Choose another country or region to see content specific to your location.

Data Privacy on the rise: Part 2 – How does a CMP work?

In the first part of this series “Introduction and Risk Analysis“, we’ve provided you with an overview of which data protection regulations exist, which requirements you need to meet in order to collect data in compliance with the GDPR, and what the consequences are.

In this part, we will address the question how a CMP (Consent Management Platform) technically works.

Perhaps you have wondered why you keep seeing the consent banner on a website, even though you have already made your decision? Well, there can be different reasons for that.

Apart from special situations, the most likely reason is that you are visiting the website with different devices or browsers. This is because, just like most web analytics systems, the CMP cannot recognize a user across different browsers or devices. So let’s have a look on how the CMP works.

Users are browser instances

So, when a user visits the page of a website where a CMP has been implemented correctly, this particular CMP will be involved immediately.

In other words, if a user visits the website for the first time (or repeatedly without having made an explicit decision), the corresponding Consent banner will be displayed.

If the user has already made an explicit decision in a previous session, this decision is used to fire those technologies to which the user has consented.

Data Privacy Regulations Browser Instance CMP Data Privacy on the rise: Part 2 – How does a CMP work?

So how does the CMP distinguish the user and how does the CMP know what technology the user has consented to?

First, let’s take a look at how the CMP identifies a user. To do this, we will review the CMPs from Usercentrics and OneTrust.


As soon as a web page is opened in the browser where Usercentrics is implemented, a controllerId is generated and stored in the browser’s Local Storage.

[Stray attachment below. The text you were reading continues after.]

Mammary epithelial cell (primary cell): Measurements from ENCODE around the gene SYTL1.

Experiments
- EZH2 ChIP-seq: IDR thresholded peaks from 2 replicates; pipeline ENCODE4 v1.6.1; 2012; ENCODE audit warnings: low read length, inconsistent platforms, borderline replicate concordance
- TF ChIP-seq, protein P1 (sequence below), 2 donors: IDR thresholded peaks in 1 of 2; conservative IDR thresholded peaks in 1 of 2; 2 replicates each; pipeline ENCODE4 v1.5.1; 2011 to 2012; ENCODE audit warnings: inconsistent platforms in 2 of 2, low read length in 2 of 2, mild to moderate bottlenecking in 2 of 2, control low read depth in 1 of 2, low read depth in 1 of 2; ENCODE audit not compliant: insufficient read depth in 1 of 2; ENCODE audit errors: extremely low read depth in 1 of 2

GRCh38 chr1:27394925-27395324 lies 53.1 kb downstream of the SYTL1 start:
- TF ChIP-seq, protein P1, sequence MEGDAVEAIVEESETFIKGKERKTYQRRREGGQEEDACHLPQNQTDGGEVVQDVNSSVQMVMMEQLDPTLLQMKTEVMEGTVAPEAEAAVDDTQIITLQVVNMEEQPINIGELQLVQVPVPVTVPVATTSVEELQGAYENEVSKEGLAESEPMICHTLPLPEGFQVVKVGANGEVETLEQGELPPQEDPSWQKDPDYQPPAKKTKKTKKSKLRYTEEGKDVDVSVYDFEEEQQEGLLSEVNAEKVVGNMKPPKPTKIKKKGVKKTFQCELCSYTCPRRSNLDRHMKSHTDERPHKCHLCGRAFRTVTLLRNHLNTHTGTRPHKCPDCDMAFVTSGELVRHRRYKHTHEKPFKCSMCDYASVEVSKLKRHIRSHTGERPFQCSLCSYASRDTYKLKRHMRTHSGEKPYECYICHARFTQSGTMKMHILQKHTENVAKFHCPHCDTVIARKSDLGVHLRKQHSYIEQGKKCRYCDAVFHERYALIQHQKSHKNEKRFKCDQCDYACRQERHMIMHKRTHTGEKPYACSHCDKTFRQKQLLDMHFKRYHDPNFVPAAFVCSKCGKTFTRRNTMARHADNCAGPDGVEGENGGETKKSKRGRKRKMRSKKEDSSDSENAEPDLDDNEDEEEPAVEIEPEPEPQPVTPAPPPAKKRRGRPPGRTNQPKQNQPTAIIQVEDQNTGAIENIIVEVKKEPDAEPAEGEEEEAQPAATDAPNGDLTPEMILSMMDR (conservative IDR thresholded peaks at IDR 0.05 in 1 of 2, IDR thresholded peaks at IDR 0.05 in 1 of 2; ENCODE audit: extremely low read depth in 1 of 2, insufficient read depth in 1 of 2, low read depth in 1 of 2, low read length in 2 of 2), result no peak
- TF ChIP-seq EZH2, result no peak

Initially, it does not matter whether the user explicitly consents to the use of technologies or not – the controllerId only serves the purpose of recognizing the user or the browser instance.

In the context of this controllerId, however, the explicit consent or rejection of technologies by the user is also stored.

Data Privacy Regulations CMP Usercentrics ControllerID Data Privacy on the rise: Part 2 – How does a CMP work?

The main advantage of storing the controllerId as well as the explicit consent/rejection in the Local Storage is primarily that this – unlike cookies – cannot be automatically deleted without further intervention.


If a user now opens a web page in the browser where OneTrust is implemented, a so-called consentId is created. However, unlike Usercentrics, this is not stored in the browser’s local storage, but rather as a cookie.

Similar to Usercentrics, it does not matter whether the user explicitly consents to the use of technologies or not, because the consentId also is used to recognize the user or the browser instance.

In the context of this consentId, the user’s explicit consent to or rejection of categories is also stored.

Data Privacy Regulations CMP OneTrust consentId Data Privacy on the rise: Part 2 – How does a CMP work?